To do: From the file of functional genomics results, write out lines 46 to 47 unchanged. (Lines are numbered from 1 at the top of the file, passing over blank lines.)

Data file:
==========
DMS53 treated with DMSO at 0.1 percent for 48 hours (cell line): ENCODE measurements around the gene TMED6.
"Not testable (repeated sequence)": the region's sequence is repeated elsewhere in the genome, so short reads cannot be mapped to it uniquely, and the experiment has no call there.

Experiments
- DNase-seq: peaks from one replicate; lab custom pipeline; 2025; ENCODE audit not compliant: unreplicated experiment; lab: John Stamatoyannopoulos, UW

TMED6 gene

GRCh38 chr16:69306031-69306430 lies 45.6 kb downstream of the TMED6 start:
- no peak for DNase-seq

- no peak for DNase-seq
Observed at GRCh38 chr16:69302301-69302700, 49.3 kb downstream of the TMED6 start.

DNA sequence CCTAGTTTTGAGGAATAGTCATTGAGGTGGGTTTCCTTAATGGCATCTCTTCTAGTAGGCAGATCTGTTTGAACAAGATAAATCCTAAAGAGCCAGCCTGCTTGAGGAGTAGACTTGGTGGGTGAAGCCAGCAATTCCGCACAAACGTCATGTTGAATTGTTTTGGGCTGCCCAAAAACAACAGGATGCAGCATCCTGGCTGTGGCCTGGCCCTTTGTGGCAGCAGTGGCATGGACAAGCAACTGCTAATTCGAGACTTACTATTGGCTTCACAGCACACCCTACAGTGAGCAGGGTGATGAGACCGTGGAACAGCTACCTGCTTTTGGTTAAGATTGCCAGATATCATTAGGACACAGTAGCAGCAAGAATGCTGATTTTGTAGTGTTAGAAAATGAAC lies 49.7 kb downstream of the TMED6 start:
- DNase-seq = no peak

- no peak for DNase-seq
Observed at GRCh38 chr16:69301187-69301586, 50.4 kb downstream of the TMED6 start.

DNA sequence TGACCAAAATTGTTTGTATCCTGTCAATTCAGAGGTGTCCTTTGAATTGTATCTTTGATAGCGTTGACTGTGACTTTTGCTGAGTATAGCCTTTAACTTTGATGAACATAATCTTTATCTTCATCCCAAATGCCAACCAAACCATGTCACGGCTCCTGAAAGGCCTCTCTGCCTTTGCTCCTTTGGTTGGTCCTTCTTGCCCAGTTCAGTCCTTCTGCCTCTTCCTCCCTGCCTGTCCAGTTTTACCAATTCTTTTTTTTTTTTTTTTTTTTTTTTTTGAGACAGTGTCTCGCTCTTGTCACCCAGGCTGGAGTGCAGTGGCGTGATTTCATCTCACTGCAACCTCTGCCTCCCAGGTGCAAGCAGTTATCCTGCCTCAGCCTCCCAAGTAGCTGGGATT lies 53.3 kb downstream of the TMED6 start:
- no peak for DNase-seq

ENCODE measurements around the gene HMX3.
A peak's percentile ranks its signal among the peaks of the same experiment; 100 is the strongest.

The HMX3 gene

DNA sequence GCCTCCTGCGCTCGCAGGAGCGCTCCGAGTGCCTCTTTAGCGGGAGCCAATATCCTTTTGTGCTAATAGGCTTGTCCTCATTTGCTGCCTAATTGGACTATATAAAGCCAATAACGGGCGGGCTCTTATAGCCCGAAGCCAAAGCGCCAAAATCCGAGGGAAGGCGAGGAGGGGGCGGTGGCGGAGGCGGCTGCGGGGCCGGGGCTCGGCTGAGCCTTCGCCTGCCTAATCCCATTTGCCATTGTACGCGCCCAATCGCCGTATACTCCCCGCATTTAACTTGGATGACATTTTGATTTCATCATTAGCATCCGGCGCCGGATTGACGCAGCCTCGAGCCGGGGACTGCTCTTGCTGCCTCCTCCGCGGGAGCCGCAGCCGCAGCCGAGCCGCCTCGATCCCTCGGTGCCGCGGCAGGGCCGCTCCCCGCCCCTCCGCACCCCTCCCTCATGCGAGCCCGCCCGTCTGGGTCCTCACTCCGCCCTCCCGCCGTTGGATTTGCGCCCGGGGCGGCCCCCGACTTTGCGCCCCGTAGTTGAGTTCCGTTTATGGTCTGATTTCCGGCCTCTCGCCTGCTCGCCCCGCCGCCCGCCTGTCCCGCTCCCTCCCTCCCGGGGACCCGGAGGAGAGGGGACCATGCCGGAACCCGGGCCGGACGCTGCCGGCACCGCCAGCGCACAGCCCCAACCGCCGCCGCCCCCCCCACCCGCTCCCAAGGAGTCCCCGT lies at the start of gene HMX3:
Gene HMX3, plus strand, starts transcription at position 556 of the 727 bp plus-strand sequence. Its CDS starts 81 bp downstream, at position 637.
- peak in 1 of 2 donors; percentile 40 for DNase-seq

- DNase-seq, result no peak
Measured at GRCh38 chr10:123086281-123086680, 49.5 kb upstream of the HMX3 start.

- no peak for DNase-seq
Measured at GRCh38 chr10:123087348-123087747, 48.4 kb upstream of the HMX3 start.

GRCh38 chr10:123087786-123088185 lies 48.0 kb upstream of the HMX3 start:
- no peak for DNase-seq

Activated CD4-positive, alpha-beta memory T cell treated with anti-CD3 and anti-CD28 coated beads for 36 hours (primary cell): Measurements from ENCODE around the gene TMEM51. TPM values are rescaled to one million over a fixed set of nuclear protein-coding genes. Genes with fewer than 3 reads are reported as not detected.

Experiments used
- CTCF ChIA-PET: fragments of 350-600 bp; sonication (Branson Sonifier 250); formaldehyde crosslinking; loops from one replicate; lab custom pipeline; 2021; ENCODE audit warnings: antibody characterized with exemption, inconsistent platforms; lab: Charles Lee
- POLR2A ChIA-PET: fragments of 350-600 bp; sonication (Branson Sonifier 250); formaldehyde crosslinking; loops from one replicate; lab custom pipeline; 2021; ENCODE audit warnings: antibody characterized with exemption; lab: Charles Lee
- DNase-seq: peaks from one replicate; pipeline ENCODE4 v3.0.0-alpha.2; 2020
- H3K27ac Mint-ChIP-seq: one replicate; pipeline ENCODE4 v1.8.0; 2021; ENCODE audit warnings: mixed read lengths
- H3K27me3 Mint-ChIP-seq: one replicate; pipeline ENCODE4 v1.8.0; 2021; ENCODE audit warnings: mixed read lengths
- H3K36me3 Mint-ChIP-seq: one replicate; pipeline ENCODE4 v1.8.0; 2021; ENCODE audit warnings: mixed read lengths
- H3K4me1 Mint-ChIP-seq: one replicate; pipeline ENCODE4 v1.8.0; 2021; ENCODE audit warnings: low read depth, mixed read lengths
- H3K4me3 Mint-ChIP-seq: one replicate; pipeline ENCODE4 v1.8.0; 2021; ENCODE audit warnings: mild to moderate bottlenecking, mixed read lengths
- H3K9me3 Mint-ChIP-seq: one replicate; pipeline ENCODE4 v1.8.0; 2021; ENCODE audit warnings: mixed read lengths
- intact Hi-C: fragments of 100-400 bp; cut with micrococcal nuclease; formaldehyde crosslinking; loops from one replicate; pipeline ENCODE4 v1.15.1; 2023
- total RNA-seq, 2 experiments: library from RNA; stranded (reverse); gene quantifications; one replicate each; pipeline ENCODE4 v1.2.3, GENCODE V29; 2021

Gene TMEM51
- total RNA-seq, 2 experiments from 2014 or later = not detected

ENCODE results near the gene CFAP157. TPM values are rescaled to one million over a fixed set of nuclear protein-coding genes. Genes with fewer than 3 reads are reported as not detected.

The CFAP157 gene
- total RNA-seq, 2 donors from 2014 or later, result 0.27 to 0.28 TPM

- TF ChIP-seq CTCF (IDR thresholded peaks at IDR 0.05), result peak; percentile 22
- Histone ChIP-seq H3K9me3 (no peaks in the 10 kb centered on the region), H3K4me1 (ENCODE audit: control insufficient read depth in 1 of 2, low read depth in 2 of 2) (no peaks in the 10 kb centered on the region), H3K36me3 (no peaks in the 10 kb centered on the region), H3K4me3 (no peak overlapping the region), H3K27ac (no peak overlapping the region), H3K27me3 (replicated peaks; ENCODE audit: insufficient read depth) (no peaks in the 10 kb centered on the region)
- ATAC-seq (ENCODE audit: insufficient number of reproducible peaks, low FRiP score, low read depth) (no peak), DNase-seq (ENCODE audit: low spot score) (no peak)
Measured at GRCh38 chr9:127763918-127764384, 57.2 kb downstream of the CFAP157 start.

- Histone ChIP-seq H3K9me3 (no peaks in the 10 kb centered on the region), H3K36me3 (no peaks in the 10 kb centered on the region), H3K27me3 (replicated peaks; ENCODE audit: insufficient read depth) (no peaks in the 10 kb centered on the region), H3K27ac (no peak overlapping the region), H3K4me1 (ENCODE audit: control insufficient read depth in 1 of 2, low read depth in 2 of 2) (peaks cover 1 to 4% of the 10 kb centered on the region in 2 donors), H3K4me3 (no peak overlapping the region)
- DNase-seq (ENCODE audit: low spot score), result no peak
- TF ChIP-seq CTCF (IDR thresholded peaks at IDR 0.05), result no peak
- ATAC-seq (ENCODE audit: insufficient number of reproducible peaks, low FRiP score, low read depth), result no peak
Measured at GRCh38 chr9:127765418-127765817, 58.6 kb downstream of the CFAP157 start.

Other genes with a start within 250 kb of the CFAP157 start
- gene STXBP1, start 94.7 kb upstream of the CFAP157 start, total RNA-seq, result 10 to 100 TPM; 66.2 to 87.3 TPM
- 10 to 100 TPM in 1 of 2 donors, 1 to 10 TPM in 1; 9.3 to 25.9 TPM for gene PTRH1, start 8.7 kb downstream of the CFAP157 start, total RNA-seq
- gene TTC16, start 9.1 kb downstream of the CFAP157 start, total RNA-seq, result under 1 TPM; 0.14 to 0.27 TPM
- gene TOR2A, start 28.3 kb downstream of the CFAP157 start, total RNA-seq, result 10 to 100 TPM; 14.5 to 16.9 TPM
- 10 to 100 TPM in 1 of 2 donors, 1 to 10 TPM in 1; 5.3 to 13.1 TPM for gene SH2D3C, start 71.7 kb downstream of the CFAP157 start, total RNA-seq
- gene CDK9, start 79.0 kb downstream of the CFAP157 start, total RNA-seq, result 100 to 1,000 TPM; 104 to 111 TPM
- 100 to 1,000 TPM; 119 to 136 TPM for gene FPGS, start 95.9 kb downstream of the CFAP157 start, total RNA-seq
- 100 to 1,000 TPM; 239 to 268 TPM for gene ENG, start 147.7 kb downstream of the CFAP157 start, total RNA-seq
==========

- TF ChIP-seq CTCF (IDR thresholded peaks at IDR 0.05), result peak; percentile 22
- Histone ChIP-seq H3K9me3 (no peaks in the 10 kb centered on the region), H3K4me1 (ENCODE audit: control insufficient read depth in 1 of 2, low read depth in 2 of 2) (no peaks in the 10 kb centered on the region), H3K36me3 (no peaks in the 10 kb centered on the region), H3K4me3 (no peak overlapping the region), H3K27ac (no peak overlapping the region), H3K27me3 (replicated peaks; ENCODE audit: insufficient read depth) (no peaks in the 10 kb centered on the region)